FIG. 3(A) is a simplified electrical block diagram of a portion of a phased array radar apparatus embodying the invention. A modulateable laser 1 with a bias supply, a single pole single throw (SPST) modulation selection switch 5, and an optical divider 3 are provided at the transmitter 2. During periods of transmission, the switch is closed and the transmit signal is superimposed on the bias, thus amplitude modulating the optical carrier. During periods of reception, the switch 5 is open so that the bias level of the optical source is constant and an unmodulated optical carrier results. The optical beam is then coupled to an optical divider 3, for distribution through a plurality of optical fiber paths 4, each path leading to a T/R module (24) located in proximity to an element of the array.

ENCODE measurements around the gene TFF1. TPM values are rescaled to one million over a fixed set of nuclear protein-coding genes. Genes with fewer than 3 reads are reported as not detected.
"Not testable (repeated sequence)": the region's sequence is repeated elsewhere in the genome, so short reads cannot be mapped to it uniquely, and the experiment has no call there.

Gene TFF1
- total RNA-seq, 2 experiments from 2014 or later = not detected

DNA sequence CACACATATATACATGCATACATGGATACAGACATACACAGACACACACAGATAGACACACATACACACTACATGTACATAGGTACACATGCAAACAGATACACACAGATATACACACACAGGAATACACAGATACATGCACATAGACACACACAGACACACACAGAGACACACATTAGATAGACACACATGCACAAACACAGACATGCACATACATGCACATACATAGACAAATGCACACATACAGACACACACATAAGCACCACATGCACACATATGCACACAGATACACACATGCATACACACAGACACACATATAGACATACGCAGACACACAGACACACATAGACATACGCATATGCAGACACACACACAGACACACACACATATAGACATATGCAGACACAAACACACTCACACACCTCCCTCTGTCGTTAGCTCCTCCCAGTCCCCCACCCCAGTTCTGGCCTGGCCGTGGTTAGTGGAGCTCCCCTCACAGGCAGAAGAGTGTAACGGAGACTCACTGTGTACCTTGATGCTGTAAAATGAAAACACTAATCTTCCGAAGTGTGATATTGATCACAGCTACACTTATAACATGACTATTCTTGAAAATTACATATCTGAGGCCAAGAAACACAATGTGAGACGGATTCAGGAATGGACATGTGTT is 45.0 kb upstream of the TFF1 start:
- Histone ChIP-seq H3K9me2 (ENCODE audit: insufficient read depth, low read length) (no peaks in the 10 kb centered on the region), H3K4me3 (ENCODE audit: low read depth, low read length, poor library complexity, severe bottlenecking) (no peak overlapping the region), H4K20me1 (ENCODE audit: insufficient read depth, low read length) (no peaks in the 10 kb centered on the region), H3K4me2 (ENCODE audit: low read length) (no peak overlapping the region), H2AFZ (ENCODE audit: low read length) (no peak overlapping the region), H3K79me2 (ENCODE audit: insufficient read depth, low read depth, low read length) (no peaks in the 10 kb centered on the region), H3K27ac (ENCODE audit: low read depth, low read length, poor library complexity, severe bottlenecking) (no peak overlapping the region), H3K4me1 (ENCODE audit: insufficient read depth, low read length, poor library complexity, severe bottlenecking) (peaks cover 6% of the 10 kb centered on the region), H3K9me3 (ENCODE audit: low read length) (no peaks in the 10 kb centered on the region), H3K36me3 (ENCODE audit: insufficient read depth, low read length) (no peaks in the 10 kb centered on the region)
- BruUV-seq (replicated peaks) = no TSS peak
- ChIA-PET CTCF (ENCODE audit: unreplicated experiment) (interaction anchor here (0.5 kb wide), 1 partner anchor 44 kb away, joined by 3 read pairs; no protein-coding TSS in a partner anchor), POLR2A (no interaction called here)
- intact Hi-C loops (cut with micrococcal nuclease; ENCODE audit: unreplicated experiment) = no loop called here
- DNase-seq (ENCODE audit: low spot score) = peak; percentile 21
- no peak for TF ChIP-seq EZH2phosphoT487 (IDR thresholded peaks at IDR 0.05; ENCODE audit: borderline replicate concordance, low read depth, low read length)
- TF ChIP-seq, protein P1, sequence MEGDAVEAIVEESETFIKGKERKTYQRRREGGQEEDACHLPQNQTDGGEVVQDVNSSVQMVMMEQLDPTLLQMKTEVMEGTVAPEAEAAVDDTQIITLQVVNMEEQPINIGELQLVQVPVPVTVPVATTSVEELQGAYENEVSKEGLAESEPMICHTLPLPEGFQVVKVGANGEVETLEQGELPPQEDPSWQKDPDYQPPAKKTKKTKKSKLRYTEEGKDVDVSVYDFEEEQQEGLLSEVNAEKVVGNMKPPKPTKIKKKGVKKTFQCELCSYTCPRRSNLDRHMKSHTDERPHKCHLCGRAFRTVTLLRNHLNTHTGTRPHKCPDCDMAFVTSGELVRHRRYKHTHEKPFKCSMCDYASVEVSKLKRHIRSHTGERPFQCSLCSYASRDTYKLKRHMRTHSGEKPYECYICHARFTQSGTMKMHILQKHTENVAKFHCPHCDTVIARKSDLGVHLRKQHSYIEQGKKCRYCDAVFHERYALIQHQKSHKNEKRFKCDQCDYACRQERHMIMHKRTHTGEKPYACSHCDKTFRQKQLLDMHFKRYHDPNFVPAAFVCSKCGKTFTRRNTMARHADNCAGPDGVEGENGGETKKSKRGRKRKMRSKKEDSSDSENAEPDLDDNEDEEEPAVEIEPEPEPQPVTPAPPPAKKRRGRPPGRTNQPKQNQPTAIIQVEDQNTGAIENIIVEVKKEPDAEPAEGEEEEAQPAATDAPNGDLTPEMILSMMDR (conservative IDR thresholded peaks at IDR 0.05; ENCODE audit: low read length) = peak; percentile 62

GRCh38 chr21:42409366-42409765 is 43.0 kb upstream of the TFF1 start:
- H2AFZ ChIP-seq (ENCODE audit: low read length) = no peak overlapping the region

The T/R module operates with the antenna elements of the array. In the example, one T/R module is required for each antenna element. As the name "T/R module" implies, in transmit periods the T/R module drives the antenna elements with the optical paths (4) maintaining the phase accuracy between antenna elements necessary for beamforming. In receive periods, the T/R module amplifies the signal received by the antenna element and converts it to an optical format. The optical output of each T/R module is coupled via an optical fiber 6 to an optical detector and preamplifier 7 for connection to one port of an RF summing network 8 of a beamformer. Both elements 7 and 8 are associated with the receiver 9. During the receive period, the optical paths 6 maintain the phase accuracy between antenna elements necessary for beamforming.